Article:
René Terporten

Language processing requires dynamic adaptations in underlying brain activity. Brain networks are updated online while new input is being processed, combining individual word meanings into an overarching semantic context which spans the whole utterance. During this process, a context representation is compared and updated on a moment-to-moment basis. The bias provided by the momentarily established context alters subsequent linguistic processing. In a series of experiments, I go beyond the processing of individual word meanings and focus on the influence of semantic context from sentence reading. I make use of state-of-the-art electrophysiological measurements which allow the tracking of brain activity in milliseconds. By manipulating the degree to which upcoming language input can be inferred from previous sentence context, I keep track of how functional brain networks adapt to the changes in context. Together with Anne Kösem, Yingying Tan, Karin Heidlmayr, Eleanor Callaghan and Jan-Mathijs Schoffelen, we were able to show that a sentence’s context not only has a profound effect on core networks that relate to language processing, but also on more general cognitive control networks. Our research, therefore, highlights the significance of dynamic interactions between different cognitive systems during language processing.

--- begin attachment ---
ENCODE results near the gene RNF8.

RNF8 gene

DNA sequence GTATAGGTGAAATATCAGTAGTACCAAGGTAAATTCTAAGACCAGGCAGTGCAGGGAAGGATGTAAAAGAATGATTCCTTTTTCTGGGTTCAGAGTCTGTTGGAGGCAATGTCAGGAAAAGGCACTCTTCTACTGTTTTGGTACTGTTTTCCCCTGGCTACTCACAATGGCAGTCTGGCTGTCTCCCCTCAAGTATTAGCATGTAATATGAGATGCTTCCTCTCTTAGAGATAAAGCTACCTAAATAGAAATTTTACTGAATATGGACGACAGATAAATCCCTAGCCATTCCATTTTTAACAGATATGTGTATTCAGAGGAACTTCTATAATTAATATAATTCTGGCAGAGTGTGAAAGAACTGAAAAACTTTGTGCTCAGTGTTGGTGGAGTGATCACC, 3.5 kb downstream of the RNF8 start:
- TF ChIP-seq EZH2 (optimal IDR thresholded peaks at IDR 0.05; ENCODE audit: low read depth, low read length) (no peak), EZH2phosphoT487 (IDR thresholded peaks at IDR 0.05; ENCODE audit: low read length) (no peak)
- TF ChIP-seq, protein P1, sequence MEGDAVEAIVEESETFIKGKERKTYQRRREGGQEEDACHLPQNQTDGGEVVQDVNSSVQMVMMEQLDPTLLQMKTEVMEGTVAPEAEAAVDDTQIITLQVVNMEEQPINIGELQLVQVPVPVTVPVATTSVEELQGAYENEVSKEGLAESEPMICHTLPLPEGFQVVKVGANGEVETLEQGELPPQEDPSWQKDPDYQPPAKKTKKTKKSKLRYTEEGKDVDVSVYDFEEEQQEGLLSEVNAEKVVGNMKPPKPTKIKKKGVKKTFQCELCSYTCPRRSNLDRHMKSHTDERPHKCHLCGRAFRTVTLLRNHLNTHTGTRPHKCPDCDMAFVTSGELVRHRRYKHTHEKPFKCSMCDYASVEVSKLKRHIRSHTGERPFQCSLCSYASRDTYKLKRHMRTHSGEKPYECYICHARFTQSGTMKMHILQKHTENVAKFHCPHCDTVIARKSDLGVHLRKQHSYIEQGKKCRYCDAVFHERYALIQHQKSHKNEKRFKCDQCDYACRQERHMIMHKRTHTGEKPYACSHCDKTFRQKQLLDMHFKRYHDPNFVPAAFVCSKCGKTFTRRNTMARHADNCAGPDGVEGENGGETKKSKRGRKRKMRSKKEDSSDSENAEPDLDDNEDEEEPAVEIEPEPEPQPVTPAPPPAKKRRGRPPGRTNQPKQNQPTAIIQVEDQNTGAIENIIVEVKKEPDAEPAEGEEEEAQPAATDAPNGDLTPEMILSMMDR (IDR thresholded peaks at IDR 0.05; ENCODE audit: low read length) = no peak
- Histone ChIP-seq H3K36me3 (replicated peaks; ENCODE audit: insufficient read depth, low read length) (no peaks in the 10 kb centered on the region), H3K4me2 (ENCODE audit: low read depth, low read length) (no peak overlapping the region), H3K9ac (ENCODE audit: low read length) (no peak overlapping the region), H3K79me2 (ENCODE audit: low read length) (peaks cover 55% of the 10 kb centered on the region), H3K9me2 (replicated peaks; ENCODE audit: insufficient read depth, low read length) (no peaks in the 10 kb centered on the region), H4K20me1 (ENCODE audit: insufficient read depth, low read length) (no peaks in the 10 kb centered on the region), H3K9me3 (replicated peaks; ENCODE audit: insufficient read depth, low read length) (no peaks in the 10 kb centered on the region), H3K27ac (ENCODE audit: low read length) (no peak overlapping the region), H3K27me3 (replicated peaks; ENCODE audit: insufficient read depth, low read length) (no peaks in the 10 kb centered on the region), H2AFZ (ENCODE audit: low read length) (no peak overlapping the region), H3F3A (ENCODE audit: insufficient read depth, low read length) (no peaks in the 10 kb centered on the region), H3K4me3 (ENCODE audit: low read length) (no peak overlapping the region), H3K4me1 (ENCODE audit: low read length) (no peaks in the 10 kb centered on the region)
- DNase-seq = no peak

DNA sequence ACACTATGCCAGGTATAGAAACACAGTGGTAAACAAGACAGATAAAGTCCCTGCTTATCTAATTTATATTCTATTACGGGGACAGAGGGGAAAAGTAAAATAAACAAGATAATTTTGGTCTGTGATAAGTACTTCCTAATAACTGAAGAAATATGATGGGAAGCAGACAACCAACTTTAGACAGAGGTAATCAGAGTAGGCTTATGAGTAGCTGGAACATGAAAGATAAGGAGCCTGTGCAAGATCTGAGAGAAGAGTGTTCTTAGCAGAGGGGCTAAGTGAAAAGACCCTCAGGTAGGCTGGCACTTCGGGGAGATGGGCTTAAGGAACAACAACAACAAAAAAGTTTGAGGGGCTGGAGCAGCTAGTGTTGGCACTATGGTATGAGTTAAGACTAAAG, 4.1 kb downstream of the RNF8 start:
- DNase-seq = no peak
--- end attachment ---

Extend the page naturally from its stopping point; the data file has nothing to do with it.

Share this page